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Critical Lens Theory - Sophomores

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joey braccino

on 2 March 2017

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Transcript of Critical Lens Theory - Sophomores

Race, Gender, and Privilege in Text
Critical Lens Theory
With a Modern understanding of perspective and structure, literary scholars developed various modes of reading. These modes, or LENSES, interrogate and critique a given text through a particular point of view
Two Prominent Examples:
Gender Lens (Previously, Feminist Lens)
Using the Marxist Lens
Critical Race Theory
Representation of the "minority" perspective, especially considering issues of immigration, 2nd generation lifestyle, and pervading racial tension.
Application HW:
Consider "The Comet" by WEB DuBois

How do the characters Jim and Julia initially perceive each other?
How do the citizens react to Jim and Julia's relationship?
What is DuBois' larger theme regarding race and human potential?

How does "The Comet" work under a Critical Race Lens??? Can you apply a Gender Lens to Jim and Julia's interactions???
With your partners, apply the GENDER, CLASS, and RACIAL lenses to the texts we’ve studied so far this year: House on Mango Street, The Crucible, Macbeth, The Stranger, Into the Wild, and The Catcher in the Rye.

Make ONE observation for EACH lens for EACH text. Pro tip: ABSENCE can also suggest a point of analysis!!!
Make at least THREE comparative lens analyses between two or more texts.

New Criticism:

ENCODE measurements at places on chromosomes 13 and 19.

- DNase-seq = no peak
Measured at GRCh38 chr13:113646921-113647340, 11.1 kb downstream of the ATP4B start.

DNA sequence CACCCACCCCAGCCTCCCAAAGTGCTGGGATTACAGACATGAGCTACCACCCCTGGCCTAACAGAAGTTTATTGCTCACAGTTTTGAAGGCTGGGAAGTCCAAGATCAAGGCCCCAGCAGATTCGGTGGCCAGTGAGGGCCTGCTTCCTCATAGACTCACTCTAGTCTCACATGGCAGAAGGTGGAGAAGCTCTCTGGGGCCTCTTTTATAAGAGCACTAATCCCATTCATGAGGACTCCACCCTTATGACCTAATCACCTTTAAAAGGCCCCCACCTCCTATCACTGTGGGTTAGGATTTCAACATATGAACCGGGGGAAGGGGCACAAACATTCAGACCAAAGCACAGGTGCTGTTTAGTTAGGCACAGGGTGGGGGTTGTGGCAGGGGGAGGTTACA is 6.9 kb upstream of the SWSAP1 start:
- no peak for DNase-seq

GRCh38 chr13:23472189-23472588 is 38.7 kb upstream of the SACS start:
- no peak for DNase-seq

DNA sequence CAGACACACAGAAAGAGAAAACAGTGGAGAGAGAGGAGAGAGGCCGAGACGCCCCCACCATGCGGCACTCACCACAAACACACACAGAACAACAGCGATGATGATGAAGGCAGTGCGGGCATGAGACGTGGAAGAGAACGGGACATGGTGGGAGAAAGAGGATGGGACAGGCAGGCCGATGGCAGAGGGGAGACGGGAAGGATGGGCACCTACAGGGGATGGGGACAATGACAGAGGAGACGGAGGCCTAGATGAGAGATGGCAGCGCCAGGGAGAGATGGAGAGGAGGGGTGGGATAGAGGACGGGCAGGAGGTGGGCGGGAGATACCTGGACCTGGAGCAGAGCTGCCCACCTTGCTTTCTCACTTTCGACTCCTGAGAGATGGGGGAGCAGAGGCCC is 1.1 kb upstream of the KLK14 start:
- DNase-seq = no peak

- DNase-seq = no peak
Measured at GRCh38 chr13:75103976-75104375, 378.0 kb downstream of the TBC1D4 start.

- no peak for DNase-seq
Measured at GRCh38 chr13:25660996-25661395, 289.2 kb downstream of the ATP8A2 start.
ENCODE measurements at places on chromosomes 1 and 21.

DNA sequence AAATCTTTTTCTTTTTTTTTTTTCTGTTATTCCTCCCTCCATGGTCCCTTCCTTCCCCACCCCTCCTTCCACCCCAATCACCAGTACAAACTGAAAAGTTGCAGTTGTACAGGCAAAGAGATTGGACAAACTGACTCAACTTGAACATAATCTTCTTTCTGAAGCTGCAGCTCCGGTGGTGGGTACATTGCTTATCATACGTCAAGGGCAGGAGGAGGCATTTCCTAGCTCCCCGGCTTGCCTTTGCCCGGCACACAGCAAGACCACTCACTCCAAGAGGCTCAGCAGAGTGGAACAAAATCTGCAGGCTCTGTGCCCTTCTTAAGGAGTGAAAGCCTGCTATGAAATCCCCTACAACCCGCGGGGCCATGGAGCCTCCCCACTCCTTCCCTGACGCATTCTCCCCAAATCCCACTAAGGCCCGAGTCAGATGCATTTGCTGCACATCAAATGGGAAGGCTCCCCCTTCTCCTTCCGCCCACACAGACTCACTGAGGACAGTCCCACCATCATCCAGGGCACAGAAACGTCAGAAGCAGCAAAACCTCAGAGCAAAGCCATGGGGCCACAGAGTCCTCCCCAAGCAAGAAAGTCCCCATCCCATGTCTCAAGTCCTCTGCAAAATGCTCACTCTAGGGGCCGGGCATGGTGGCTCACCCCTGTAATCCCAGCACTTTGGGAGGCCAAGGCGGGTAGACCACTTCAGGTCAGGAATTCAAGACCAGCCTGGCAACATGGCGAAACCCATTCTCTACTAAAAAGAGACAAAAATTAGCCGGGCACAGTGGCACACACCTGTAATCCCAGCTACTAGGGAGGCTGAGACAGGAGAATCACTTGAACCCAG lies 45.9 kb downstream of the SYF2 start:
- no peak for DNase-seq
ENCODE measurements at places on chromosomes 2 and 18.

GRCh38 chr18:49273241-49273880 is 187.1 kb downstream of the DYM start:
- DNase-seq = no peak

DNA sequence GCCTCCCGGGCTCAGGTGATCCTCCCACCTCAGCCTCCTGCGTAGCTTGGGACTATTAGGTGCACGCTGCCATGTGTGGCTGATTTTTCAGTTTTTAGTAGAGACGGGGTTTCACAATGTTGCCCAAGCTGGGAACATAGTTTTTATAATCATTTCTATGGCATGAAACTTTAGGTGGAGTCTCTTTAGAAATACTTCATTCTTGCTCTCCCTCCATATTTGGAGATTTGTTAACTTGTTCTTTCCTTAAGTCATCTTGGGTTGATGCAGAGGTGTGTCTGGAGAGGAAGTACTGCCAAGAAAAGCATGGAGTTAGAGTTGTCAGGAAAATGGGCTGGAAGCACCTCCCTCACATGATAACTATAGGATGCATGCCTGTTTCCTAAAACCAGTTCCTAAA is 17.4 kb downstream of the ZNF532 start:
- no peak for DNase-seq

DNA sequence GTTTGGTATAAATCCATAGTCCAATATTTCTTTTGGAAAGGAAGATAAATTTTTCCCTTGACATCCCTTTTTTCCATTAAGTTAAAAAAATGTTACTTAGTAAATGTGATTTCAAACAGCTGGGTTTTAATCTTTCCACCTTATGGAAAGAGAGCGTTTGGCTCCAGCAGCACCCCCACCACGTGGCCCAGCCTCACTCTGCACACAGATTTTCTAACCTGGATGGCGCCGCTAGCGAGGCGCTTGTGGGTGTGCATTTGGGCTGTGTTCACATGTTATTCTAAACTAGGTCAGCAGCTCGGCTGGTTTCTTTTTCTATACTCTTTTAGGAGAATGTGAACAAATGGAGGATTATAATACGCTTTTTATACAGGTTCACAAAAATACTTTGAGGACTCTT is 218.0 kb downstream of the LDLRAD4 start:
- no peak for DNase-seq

A distinctly Modernist lens, New Criticism values literature as a mode of language in-and-of-itself. "Close-reading" and analyzing symbology, figurative language, and other textual features comes from this theory. Social history, genre, and the writer's background are all secondary to the words on the page.
The presentation and representation of gender roles, gender stereotypes, and issues of sexuality. Generally concerned with the prevailing patriarchal system of privilege.

Big Question: How is gender portrayed in the text and how is it linked to power or initiative?
Marxist (or Economic) Lens
The presentation and representation of economic and class-related inequities, including labor-related issues. A good word to know is "commodification," or the process of turning culture, people, or ideas into a part of the economic system.

Big Question: Where is economic privilege (or access to economic privilege) located in the text?
§ Three Levels of Representation (Bishop):

Culturally Specific/Conscious: “illuminate the experience of growing up a member of a particular, non-White cultural group”

Generically American/socially conscious: These texts “feature characters who are members of so-called minority groups, but they contain few, if any, specific details that might serve to define those characters culturally.” In these texts, non-White characters in particular are presented stereotypically

Culturally neutral/melting pot: These texts “feature people of color, but are fundamentally about something else.” Cultural authenticity is not “a major consideration.

**In the latter two categories, while there may be characters of color, there is no consideration of actual authentic cultural identification or racial relationships. As such, these characters often default to a norm of “Whiteness.”
Applying the Gender Lens
Do Now:

Recall - How have we seen issues of gender or class play out in the texts we have read so far this year???
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